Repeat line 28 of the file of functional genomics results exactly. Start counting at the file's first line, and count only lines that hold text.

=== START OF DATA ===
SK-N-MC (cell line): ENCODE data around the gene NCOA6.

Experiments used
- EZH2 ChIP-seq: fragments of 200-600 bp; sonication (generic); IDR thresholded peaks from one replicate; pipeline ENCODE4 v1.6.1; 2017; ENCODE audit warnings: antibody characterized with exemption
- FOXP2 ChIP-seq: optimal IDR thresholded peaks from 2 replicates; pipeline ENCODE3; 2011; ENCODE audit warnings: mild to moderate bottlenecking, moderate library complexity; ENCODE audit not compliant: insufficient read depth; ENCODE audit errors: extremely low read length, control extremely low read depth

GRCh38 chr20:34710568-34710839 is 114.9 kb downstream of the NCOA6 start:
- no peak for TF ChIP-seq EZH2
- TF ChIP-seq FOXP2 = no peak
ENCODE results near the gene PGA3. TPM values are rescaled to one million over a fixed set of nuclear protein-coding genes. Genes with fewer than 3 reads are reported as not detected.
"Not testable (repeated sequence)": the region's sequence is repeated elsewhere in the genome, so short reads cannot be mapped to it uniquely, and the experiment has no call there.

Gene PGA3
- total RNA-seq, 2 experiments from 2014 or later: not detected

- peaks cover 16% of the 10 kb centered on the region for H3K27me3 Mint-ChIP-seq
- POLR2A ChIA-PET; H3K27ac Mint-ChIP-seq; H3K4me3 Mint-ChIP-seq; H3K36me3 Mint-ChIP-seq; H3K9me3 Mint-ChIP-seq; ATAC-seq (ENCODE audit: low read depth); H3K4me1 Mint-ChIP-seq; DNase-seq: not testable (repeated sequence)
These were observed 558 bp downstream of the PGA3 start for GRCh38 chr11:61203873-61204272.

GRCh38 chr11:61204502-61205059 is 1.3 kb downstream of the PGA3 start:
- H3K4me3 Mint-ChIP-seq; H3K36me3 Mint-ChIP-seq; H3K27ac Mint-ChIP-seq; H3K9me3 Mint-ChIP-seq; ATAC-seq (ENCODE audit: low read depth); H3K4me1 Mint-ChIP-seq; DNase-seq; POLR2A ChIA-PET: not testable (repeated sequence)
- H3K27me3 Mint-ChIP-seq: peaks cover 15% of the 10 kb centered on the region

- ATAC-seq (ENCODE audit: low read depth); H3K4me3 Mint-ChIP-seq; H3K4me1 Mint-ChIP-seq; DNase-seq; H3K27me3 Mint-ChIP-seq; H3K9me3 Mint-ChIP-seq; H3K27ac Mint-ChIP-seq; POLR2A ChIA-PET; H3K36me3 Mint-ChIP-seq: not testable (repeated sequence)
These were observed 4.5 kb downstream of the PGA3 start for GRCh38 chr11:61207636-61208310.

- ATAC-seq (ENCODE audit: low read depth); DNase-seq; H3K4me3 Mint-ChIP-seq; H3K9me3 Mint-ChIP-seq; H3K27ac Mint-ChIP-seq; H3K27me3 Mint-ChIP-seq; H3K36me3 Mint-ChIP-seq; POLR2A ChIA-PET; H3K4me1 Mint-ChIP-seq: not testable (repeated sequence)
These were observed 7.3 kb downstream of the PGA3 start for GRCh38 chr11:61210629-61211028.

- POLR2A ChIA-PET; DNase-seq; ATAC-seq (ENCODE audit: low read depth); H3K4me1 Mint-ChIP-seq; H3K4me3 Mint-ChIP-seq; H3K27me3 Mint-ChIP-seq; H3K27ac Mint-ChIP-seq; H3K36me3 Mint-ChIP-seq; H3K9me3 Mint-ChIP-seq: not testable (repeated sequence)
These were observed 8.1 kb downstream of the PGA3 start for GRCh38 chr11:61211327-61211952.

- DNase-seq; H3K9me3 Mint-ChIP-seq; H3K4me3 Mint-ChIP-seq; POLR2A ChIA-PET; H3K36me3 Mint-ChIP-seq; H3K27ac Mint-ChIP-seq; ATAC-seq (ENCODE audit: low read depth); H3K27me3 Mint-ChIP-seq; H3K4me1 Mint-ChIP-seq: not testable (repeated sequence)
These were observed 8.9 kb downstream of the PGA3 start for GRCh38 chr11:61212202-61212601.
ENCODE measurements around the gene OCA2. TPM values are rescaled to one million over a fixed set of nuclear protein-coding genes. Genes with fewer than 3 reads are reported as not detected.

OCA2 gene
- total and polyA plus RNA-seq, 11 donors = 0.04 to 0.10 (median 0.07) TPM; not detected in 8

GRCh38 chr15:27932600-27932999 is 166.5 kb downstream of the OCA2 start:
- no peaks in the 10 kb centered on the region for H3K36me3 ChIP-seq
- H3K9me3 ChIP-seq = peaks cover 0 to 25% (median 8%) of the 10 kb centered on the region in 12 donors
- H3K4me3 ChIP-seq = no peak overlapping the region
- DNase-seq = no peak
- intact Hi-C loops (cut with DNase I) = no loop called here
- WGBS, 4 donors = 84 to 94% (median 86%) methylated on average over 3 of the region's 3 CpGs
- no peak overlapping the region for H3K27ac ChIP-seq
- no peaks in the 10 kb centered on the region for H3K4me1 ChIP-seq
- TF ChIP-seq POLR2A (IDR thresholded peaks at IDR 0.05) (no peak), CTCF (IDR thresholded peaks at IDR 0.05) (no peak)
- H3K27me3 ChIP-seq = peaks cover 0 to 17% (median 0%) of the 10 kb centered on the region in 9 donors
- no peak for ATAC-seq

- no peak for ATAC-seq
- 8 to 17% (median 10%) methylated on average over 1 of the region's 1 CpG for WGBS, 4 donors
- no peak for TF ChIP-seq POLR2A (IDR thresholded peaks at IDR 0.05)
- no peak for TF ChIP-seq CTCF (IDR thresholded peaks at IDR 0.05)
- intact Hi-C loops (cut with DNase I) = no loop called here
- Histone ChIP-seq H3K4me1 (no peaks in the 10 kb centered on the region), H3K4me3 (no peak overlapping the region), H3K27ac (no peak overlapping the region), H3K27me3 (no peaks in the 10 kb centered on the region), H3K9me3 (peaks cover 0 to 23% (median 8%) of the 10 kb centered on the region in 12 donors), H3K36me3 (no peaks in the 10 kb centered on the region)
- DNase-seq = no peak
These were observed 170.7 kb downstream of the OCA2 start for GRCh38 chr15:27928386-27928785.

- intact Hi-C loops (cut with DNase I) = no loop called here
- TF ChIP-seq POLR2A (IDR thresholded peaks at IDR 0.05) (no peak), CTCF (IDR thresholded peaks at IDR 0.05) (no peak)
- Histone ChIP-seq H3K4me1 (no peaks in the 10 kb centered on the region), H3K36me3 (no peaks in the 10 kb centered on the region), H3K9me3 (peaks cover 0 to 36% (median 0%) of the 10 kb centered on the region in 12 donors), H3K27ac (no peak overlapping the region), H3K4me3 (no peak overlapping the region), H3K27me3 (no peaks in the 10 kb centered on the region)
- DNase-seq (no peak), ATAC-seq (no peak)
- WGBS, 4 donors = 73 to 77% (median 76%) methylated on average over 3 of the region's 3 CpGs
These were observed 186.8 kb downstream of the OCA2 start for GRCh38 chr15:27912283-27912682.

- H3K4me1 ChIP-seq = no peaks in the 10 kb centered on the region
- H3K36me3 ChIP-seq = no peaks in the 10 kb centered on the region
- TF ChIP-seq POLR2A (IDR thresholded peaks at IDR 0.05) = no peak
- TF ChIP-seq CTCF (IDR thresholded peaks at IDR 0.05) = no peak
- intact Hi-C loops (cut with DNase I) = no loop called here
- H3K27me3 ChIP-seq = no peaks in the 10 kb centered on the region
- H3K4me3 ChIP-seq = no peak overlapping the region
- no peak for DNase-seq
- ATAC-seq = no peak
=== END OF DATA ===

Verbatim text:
- total and polyA plus RNA-seq, 11 donors = 0.04 to 0.10 (median 0.07) TPM; not detected in 8